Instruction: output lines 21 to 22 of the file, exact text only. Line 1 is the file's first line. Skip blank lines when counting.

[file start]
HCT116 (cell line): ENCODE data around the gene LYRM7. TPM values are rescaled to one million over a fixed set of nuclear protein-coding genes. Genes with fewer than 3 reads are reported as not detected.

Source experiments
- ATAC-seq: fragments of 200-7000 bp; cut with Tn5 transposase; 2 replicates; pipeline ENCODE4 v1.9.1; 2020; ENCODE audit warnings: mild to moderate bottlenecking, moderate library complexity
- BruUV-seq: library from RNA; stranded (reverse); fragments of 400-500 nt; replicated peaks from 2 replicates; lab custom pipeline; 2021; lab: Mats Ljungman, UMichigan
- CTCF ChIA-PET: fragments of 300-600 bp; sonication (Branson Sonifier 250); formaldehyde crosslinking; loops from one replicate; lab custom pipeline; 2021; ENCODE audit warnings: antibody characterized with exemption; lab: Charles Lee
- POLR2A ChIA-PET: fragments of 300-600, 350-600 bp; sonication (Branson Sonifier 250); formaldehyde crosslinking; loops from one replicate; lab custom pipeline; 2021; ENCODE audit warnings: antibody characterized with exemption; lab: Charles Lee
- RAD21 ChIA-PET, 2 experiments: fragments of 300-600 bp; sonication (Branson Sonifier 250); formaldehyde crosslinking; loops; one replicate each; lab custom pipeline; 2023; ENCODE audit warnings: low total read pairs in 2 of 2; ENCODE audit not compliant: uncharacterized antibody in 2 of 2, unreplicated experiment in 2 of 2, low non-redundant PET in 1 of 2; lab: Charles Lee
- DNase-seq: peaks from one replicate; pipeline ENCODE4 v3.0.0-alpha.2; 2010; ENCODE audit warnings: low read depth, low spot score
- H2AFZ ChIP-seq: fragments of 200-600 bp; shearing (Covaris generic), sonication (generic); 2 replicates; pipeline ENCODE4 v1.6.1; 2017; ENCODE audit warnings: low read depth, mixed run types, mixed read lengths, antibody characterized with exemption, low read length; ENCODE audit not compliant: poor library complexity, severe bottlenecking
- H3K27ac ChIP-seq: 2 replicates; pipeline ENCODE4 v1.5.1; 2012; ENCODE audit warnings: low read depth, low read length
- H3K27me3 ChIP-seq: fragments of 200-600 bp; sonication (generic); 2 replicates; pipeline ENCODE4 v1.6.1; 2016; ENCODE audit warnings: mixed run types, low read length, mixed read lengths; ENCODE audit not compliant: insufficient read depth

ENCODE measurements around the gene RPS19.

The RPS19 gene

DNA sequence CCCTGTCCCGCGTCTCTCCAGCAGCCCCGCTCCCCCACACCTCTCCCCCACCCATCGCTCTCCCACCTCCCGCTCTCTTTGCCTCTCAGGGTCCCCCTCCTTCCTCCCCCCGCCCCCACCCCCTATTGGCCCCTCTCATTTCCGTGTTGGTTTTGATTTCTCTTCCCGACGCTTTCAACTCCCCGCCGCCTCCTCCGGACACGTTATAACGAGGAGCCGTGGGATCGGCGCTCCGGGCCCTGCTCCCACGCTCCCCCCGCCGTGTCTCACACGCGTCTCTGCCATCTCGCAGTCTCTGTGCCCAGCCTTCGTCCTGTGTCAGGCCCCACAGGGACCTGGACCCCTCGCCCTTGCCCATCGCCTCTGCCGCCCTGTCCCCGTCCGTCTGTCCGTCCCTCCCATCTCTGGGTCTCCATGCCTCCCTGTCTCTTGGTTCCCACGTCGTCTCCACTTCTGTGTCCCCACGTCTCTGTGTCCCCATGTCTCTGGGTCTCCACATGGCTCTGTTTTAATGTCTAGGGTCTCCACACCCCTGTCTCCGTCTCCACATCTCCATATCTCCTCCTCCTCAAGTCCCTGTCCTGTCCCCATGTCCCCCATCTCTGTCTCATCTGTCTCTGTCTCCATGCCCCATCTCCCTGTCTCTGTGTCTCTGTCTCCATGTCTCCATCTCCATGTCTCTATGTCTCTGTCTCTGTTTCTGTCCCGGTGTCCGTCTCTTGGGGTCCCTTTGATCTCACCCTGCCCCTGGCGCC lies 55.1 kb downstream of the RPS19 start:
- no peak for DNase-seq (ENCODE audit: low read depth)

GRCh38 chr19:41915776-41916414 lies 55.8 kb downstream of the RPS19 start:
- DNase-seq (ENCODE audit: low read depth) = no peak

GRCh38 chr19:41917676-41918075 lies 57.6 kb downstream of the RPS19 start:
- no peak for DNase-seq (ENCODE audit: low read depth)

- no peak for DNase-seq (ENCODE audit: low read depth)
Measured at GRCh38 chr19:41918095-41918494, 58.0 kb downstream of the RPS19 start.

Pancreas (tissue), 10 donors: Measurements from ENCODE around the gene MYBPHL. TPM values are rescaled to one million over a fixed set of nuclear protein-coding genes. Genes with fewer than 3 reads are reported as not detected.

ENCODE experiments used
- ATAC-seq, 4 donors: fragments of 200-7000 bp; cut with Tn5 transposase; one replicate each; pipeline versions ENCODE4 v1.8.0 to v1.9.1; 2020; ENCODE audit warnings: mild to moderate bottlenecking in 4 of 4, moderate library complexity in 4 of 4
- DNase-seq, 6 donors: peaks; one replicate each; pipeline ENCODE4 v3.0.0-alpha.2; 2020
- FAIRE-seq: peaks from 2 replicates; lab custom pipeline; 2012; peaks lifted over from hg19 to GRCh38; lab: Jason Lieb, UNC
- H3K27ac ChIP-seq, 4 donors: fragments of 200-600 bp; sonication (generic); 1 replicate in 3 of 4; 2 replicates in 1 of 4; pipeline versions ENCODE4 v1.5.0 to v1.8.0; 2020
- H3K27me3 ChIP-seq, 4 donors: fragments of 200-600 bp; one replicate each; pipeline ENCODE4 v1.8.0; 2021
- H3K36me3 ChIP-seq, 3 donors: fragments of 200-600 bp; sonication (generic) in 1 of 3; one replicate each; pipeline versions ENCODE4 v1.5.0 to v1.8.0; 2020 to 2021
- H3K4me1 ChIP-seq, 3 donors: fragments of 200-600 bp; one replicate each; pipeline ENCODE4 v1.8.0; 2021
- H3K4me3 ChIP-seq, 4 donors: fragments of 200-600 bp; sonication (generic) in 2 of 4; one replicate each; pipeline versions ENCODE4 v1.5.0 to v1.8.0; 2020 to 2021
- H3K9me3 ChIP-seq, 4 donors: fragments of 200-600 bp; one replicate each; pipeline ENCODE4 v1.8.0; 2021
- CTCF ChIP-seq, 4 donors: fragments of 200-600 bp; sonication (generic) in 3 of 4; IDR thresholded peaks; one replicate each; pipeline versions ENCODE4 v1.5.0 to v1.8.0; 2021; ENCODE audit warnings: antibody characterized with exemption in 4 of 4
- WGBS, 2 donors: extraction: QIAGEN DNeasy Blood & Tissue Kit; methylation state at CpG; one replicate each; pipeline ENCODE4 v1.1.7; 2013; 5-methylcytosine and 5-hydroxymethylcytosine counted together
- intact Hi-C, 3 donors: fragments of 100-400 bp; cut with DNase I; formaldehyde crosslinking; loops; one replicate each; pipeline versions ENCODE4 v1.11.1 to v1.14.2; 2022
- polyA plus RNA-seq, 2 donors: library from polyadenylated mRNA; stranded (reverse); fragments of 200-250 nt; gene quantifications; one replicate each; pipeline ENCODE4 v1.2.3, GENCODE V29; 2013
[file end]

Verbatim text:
Measured at GRCh38 chr19:41918095-41918494, 58.0 kb downstream of the RPS19 start.

Pancreas (tissue), 10 donors: Measurements from ENCODE around the gene MYBPHL. TPM values are rescaled to one million over a fixed set of nuclear protein-coding genes. Genes with fewer than 3 reads are reported as not detected.